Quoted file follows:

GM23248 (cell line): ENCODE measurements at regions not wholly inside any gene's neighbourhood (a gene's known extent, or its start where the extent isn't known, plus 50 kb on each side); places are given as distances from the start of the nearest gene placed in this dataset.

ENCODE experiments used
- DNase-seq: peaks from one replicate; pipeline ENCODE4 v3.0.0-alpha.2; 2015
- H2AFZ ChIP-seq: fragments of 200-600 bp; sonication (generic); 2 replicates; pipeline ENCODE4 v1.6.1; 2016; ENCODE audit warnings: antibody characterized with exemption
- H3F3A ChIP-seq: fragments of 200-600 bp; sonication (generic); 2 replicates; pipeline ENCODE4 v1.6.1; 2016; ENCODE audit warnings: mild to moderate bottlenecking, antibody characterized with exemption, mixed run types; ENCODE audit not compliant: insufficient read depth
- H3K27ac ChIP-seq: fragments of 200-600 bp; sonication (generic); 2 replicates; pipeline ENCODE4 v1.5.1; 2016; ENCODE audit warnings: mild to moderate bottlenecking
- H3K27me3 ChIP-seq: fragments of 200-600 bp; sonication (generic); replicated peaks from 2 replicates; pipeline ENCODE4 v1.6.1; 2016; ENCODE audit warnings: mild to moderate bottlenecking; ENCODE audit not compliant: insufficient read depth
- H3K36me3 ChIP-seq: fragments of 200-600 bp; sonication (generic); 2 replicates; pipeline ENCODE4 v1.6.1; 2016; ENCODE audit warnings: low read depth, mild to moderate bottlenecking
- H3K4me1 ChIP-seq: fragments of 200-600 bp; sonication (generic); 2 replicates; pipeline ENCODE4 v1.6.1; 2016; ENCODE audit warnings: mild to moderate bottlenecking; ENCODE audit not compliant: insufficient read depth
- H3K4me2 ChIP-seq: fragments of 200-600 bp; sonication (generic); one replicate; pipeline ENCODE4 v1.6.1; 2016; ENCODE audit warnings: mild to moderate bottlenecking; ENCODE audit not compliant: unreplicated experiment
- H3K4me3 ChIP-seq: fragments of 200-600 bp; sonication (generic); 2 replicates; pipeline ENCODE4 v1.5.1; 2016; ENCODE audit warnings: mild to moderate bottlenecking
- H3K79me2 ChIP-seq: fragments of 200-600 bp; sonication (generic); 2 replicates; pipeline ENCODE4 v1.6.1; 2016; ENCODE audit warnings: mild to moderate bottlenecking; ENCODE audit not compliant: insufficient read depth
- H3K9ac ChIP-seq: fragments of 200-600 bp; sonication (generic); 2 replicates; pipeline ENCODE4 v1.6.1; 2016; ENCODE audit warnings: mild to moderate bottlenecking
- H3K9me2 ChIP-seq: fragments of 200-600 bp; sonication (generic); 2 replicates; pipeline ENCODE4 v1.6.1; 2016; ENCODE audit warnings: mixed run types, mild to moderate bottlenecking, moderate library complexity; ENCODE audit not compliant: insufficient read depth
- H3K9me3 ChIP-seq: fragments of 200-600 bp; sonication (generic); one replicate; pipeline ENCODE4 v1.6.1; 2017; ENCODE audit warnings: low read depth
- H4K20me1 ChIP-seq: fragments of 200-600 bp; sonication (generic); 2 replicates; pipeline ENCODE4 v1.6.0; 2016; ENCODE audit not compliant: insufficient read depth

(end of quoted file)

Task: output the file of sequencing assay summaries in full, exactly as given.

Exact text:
GM23248 (cell line): ENCODE measurements at regions not wholly inside any gene's neighbourhood (a gene's known extent, or its start where the extent isn't known, plus 50 kb on each side); places are given as distances from the start of the nearest gene placed in this dataset.

ENCODE experiments used
- DNase-seq: peaks from one replicate; pipeline ENCODE4 v3.0.0-alpha.2; 2015
- H2AFZ ChIP-seq: fragments of 200-600 bp; sonication (generic); 2 replicates; pipeline ENCODE4 v1.6.1; 2016; ENCODE audit warnings: antibody characterized with exemption
- H3F3A ChIP-seq: fragments of 200-600 bp; sonication (generic); 2 replicates; pipeline ENCODE4 v1.6.1; 2016; ENCODE audit warnings: mild to moderate bottlenecking, antibody characterized with exemption, mixed run types; ENCODE audit not compliant: insufficient read depth
- H3K27ac ChIP-seq: fragments of 200-600 bp; sonication (generic); 2 replicates; pipeline ENCODE4 v1.5.1; 2016; ENCODE audit warnings: mild to moderate bottlenecking
- H3K27me3 ChIP-seq: fragments of 200-600 bp; sonication (generic); replicated peaks from 2 replicates; pipeline ENCODE4 v1.6.1; 2016; ENCODE audit warnings: mild to moderate bottlenecking; ENCODE audit not compliant: insufficient read depth
- H3K36me3 ChIP-seq: fragments of 200-600 bp; sonication (generic); 2 replicates; pipeline ENCODE4 v1.6.1; 2016; ENCODE audit warnings: low read depth, mild to moderate bottlenecking
- H3K4me1 ChIP-seq: fragments of 200-600 bp; sonication (generic); 2 replicates; pipeline ENCODE4 v1.6.1; 2016; ENCODE audit warnings: mild to moderate bottlenecking; ENCODE audit not compliant: insufficient read depth
- H3K4me2 ChIP-seq: fragments of 200-600 bp; sonication (generic); one replicate; pipeline ENCODE4 v1.6.1; 2016; ENCODE audit warnings: mild to moderate bottlenecking; ENCODE audit not compliant: unreplicated experiment
- H3K4me3 ChIP-seq: fragments of 200-600 bp; sonication (generic); 2 replicates; pipeline ENCODE4 v1.5.1; 2016; ENCODE audit warnings: mild to moderate bottlenecking
- H3K79me2 ChIP-seq: fragments of 200-600 bp; sonication (generic); 2 replicates; pipeline ENCODE4 v1.6.1; 2016; ENCODE audit warnings: mild to moderate bottlenecking; ENCODE audit not compliant: insufficient read depth
- H3K9ac ChIP-seq: fragments of 200-600 bp; sonication (generic); 2 replicates; pipeline ENCODE4 v1.6.1; 2016; ENCODE audit warnings: mild to moderate bottlenecking
- H3K9me2 ChIP-seq: fragments of 200-600 bp; sonication (generic); 2 replicates; pipeline ENCODE4 v1.6.1; 2016; ENCODE audit warnings: mixed run types, mild to moderate bottlenecking, moderate library complexity; ENCODE audit not compliant: insufficient read depth
- H3K9me3 ChIP-seq: fragments of 200-600 bp; sonication (generic); one replicate; pipeline ENCODE4 v1.6.1; 2017; ENCODE audit warnings: low read depth
- H4K20me1 ChIP-seq: fragments of 200-600 bp; sonication (generic); 2 replicates; pipeline ENCODE4 v1.6.0; 2016; ENCODE audit not compliant: insufficient read depth